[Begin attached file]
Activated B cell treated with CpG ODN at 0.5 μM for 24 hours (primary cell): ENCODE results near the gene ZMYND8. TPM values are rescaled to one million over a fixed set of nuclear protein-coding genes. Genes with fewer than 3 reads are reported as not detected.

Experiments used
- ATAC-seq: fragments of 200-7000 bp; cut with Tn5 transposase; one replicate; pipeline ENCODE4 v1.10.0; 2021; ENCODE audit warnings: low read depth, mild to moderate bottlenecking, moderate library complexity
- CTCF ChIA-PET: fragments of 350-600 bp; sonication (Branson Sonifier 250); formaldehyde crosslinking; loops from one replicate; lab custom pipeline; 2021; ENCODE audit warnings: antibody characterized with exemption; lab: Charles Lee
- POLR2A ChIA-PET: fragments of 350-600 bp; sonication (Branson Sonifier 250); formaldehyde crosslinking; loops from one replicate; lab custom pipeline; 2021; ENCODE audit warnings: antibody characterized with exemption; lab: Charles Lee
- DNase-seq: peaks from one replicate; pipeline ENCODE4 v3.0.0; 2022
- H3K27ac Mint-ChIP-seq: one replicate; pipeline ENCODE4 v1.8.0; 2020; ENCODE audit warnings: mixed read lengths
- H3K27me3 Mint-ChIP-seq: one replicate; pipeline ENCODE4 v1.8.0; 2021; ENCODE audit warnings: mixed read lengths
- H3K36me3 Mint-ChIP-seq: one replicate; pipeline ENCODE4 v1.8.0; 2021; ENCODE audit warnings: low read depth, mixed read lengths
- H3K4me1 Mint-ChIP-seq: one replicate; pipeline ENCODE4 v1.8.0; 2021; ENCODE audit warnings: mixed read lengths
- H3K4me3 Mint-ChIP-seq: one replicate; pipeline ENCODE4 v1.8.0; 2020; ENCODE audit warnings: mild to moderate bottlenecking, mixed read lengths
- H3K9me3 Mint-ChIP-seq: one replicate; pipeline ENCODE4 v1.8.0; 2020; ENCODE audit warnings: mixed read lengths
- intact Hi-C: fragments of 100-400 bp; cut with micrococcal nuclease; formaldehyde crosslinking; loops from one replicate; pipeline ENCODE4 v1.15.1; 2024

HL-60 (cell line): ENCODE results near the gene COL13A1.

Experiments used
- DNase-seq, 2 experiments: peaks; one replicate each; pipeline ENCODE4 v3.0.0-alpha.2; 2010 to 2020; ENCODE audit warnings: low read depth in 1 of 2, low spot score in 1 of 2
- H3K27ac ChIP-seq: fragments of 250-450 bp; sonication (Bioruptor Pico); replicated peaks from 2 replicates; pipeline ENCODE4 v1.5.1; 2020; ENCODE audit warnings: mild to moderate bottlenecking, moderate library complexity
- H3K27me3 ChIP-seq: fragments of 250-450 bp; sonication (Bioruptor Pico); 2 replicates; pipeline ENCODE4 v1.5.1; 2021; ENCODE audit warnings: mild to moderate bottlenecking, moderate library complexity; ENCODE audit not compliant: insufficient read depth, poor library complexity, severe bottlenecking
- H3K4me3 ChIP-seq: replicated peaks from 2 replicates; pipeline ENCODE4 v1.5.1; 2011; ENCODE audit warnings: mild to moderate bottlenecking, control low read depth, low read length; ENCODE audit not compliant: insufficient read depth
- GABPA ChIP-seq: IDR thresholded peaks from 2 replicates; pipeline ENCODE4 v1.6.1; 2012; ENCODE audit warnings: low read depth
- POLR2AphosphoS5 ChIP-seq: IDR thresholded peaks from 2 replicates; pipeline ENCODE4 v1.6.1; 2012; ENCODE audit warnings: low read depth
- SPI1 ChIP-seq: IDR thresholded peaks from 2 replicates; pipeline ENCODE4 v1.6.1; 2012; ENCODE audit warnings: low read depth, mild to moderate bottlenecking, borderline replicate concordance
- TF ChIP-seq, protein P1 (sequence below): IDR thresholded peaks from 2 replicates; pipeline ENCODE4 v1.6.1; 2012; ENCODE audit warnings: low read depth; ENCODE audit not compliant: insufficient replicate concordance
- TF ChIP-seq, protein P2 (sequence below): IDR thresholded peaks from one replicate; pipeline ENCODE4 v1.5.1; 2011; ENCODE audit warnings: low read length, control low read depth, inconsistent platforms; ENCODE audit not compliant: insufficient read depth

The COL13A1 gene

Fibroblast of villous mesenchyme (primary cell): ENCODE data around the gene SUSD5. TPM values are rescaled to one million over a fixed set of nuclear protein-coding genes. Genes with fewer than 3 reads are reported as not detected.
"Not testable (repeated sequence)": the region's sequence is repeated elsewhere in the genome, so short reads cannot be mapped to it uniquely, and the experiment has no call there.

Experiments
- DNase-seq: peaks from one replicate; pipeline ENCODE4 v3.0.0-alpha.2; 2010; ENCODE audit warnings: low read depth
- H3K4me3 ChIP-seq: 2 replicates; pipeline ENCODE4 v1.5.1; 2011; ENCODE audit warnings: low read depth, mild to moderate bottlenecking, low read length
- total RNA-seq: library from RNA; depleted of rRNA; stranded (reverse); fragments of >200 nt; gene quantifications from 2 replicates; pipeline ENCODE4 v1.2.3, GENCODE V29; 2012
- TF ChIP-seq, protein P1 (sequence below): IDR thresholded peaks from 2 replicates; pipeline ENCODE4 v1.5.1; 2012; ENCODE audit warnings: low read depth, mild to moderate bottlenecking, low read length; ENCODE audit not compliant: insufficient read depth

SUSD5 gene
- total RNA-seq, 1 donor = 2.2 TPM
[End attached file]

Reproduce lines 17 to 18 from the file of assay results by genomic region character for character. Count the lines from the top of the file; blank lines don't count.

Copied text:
- H3K27ac ChIP-seq: fragments of 250-450 bp; sonication (Bioruptor Pico); replicated peaks from 2 replicates; pipeline ENCODE4 v1.5.1; 2020; ENCODE audit warnings: mild to moderate bottlenecking, moderate library complexity
- H3K27me3 ChIP-seq: fragments of 250-450 bp; sonication (Bioruptor Pico); 2 replicates; pipeline ENCODE4 v1.5.1; 2021; ENCODE audit warnings: mild to moderate bottlenecking, moderate library complexity; ENCODE audit not compliant: insufficient read depth, poor library complexity, severe bottlenecking